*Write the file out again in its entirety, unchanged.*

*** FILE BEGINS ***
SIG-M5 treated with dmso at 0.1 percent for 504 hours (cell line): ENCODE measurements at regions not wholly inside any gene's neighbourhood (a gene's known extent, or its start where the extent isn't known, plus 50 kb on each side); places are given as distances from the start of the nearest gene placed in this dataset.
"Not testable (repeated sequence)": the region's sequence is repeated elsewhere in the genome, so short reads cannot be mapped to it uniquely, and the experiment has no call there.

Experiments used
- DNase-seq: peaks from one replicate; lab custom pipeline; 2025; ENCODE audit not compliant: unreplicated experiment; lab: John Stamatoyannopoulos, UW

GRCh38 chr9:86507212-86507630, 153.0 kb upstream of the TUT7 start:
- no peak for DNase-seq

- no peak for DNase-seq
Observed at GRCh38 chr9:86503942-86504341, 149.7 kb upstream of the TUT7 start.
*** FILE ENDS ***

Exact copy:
SIG-M5 treated with dmso at 0.1 percent for 504 hours (cell line): ENCODE measurements at regions not wholly inside any gene's neighbourhood (a gene's known extent, or its start where the extent isn't known, plus 50 kb on each side); places are given as distances from the start of the nearest gene placed in this dataset.
"Not testable (repeated sequence)": the region's sequence is repeated elsewhere in the genome, so short reads cannot be mapped to it uniquely, and the experiment has no call there.

Experiments used
- DNase-seq: peaks from one replicate; lab custom pipeline; 2025; ENCODE audit not compliant: unreplicated experiment; lab: John Stamatoyannopoulos, UW

GRCh38 chr9:86507212-86507630, 153.0 kb upstream of the TUT7 start:
- no peak for DNase-seq

- no peak for DNase-seq
Observed at GRCh38 chr9:86503942-86504341, 149.7 kb upstream of the TUT7 start.